A Eulogy for 2020. And Also For You.

The end is in sight for 2020, and we’re eager to leave it behind — in the dust of the grave we’ve been digging for it since the second round of stay-at-home orders. (The first order was novel and undeniably exhilarating. Now that we’ve been asked to keep our masked selves at home again, we’re slightly less amused with what was supposed to be a riveting but exceedingly brief moment in history.)

Anyways, I’m planning for my “Let’s Bury 2020 Alive” webinar (this Thursday the 17th at 1pm CST — you’re totally coming and can register here), and I got to wondering what people would say about 2020 if they had to be kind. Like in a eulogy, when it’s rare to talk about how much of an asshole someone was (unless you’re at a funeral with a lot of alcohol, animosity, and an axe to grind… leading to a heartfelt eulogy about “Why Uncle Jed Needs to Burn in Hell”). What would you write about 2020 in its eulogy, before we turf the dirt on its grave? What productive things, if pressed, would you have to say about this challenging year?

Enough about 2020, and more about you.

You have a homework assignment, and it’s called The Two Eulogies: 

Step 1: Write a eulogy for yourself, as if you died today. You aren’t going to die today, unless you are in hospice care, and if that’s the case — I am just your biggest fan for working on yourself until the very end. But really — write your eulogy based on the actual reality of the life you have lived up until this very moment. You can write it as though a collection of people who know you are gathering to write it together, or from a mystical 3rd person perspective. Have it reflect you and the actual life you have lived.

Step 2: Next I’d like you to shift to eulogy, 2.0. Imagine it’s way off into the future… you’ve had many, many, many, years and decades to live life well, totally in line with your values and strengths — honoring the things that truly matter to you and really living up to the things you do best, what you’re talented at. Imagine that you’ve epitomized your Most Alive Self (you know, the version of yourself that’s living wide with vitality and deep with meaning). Write the eulogy that reflects this life of yours — you at your absolute best, whatever that looks like to you.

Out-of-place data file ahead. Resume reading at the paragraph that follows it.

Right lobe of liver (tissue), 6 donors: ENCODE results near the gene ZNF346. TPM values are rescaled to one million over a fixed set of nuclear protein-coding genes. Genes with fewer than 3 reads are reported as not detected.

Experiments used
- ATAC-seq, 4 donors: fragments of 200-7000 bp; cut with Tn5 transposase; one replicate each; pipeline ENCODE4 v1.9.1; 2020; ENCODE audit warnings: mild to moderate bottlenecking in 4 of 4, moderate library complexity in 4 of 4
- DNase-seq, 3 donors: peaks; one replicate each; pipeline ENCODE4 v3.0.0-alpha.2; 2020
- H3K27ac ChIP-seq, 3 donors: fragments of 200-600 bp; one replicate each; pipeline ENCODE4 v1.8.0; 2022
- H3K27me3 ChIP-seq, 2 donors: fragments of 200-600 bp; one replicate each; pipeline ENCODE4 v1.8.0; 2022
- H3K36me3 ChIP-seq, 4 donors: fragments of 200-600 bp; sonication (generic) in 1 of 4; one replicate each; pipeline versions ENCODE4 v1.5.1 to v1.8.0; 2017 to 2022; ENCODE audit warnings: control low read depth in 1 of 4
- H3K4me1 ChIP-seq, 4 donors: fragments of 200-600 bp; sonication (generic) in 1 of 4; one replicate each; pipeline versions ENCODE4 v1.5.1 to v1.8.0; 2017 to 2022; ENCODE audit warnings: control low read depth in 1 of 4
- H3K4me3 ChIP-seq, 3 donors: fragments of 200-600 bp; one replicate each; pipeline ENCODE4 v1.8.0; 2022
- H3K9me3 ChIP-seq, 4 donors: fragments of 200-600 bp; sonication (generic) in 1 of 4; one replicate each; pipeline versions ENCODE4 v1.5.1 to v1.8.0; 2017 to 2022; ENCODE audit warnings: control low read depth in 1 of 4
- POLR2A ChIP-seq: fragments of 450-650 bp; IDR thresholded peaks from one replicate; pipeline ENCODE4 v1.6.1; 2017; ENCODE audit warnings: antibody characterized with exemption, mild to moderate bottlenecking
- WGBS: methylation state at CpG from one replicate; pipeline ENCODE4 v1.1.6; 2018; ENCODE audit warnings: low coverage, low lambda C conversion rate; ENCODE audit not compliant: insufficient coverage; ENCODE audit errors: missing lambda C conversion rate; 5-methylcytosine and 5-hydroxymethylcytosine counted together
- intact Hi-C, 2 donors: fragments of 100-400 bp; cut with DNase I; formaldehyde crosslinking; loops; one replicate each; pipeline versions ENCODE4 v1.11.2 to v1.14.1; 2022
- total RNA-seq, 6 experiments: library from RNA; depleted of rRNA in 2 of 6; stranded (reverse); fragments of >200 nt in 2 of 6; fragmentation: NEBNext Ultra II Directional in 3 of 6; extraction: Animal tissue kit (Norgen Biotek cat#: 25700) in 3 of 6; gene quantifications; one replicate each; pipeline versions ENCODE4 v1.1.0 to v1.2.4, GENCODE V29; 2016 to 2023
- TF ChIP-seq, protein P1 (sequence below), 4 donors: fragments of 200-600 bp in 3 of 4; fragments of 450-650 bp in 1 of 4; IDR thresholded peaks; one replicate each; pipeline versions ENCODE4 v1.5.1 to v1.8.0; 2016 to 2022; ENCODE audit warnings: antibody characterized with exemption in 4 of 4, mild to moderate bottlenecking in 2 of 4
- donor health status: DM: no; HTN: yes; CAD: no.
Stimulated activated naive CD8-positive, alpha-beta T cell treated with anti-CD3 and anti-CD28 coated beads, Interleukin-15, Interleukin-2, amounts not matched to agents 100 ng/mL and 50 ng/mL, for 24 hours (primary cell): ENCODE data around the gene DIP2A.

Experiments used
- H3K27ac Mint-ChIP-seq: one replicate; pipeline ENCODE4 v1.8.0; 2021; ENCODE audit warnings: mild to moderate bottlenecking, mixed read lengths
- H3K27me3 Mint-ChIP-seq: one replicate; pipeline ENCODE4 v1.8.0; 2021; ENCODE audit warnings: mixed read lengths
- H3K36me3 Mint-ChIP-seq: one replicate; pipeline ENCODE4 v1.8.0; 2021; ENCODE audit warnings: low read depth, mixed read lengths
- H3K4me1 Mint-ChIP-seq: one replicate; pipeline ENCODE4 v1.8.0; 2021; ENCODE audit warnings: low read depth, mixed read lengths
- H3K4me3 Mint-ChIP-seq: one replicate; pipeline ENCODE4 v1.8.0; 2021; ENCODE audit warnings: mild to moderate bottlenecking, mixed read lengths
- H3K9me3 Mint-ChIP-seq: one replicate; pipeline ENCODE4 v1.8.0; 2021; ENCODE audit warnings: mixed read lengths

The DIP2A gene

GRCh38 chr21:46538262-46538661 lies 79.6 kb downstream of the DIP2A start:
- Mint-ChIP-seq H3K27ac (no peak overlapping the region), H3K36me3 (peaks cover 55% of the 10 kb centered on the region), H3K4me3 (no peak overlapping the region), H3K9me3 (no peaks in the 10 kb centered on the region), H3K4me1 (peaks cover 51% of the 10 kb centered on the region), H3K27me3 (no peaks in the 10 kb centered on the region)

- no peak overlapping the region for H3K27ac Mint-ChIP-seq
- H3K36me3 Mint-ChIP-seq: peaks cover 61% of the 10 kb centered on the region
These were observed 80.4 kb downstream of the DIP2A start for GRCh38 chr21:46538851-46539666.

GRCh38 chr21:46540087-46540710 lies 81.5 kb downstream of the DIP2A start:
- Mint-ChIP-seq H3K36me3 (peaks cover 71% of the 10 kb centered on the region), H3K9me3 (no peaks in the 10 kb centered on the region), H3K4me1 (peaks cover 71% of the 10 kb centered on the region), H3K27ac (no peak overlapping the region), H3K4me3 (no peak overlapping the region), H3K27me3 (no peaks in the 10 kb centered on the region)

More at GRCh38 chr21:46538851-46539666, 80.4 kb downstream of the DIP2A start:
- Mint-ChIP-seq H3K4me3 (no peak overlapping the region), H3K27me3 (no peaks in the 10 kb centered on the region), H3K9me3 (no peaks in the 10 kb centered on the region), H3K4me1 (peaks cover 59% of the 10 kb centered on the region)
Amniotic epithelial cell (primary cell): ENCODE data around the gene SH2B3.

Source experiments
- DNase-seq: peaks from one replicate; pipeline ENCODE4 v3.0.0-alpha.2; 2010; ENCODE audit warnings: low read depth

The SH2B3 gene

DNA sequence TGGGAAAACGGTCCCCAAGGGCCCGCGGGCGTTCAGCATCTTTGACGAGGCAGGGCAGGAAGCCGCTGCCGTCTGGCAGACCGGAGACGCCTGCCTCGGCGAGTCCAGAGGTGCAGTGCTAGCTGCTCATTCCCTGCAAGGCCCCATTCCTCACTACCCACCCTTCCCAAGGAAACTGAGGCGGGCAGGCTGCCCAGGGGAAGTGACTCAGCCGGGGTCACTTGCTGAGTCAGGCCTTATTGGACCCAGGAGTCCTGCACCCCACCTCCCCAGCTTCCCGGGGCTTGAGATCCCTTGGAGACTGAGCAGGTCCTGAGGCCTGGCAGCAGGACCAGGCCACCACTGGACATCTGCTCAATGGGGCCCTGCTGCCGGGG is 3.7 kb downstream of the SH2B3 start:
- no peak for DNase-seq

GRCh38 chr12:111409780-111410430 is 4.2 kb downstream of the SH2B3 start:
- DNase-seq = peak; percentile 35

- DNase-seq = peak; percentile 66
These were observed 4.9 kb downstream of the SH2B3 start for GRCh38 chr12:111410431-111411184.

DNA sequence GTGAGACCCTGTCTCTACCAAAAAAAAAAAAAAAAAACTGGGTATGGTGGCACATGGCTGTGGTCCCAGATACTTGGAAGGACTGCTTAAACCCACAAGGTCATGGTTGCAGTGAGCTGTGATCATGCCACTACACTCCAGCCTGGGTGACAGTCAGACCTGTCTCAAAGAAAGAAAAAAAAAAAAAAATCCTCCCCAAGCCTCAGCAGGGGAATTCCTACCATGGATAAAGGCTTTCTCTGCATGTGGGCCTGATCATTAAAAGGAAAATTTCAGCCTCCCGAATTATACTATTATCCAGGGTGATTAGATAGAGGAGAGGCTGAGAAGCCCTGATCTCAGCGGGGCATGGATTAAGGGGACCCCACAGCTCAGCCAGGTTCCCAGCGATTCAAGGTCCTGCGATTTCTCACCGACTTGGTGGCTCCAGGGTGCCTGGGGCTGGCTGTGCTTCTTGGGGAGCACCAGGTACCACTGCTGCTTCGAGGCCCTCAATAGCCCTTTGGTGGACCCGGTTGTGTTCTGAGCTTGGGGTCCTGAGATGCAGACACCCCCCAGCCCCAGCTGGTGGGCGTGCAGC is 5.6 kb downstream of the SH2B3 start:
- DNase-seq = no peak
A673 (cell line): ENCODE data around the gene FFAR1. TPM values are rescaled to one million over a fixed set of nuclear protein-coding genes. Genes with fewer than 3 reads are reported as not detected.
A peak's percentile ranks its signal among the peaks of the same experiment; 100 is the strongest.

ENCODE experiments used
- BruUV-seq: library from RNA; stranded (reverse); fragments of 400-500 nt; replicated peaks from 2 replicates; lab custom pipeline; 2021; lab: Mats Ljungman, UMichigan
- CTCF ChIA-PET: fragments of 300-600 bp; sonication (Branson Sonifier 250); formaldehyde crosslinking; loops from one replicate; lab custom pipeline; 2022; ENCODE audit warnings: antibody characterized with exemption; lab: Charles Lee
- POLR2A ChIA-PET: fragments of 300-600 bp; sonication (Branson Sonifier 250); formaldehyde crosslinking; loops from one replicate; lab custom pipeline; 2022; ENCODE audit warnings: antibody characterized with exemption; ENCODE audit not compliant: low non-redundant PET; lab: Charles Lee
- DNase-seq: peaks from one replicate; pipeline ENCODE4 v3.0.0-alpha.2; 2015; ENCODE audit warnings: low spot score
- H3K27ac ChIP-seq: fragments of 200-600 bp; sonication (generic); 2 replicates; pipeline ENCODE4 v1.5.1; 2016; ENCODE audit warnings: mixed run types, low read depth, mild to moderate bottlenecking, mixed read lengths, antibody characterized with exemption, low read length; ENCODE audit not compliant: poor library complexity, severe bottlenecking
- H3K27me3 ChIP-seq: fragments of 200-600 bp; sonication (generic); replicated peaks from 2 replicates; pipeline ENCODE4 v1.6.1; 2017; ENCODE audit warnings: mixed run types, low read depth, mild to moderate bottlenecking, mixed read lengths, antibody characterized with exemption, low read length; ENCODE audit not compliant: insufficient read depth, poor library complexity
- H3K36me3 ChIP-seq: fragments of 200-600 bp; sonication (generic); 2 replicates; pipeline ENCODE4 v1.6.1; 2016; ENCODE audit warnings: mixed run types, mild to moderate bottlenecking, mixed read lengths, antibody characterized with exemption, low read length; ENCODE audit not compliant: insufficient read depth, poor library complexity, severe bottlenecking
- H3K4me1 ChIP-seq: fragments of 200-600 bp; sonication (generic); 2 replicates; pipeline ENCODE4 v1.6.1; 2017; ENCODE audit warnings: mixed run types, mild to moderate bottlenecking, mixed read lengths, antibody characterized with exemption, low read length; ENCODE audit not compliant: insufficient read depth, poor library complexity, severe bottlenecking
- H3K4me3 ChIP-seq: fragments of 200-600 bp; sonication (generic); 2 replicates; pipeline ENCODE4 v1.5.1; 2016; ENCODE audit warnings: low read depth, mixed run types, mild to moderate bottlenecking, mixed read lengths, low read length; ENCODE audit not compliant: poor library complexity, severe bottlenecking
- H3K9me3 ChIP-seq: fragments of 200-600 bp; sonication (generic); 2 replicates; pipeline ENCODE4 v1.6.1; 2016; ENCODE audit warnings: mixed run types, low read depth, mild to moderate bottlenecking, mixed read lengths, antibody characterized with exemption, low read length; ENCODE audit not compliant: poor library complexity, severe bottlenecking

Step 3: After you’ve written both eulogies, your job is to compare and contrast the two. Is there a gap between the ideal words you want said about you (eulogy 2.0) and how you’re living your life today? Of course there’s a gap. The question is, is it a gap or a chasm? And what parts give you that niggling feeling of unfulfillment, that might be worth addressing even in some small way?

One of my clients realized that in her 2.0 eulogy, her family and friends praised her for “always being there for them”, which would in no way be truthful of the eulogy they’d have written for her in eulogy 1.0. She committed to being more involved in their lives and felt that satisfying feeling of rightness for doing so.

Another client yearned to be eulogized as a smashing success, and felt motivated to get going on the business he’d been putting off starting for years.

And I can’t not think of someone I worked with who was convinced no one would even want to write his eulogy when his time came, which was profoundly impactful. He set out to build relationships and is now dating a woman who looks very unlikely to utter drunken slurs at his funeral.

There isn’t a recipe for the perfect life worth eulogizing, just like there isn’t a perfect year to look back on with fondness (byeee 2020). Pick one thing you’d like to be remembered for, and try being the person who lives like that in 2021. (And when in doubt, leave a rather conspicuous copy of eulogy 2.0 alongside your will.)

Jodi Wellman

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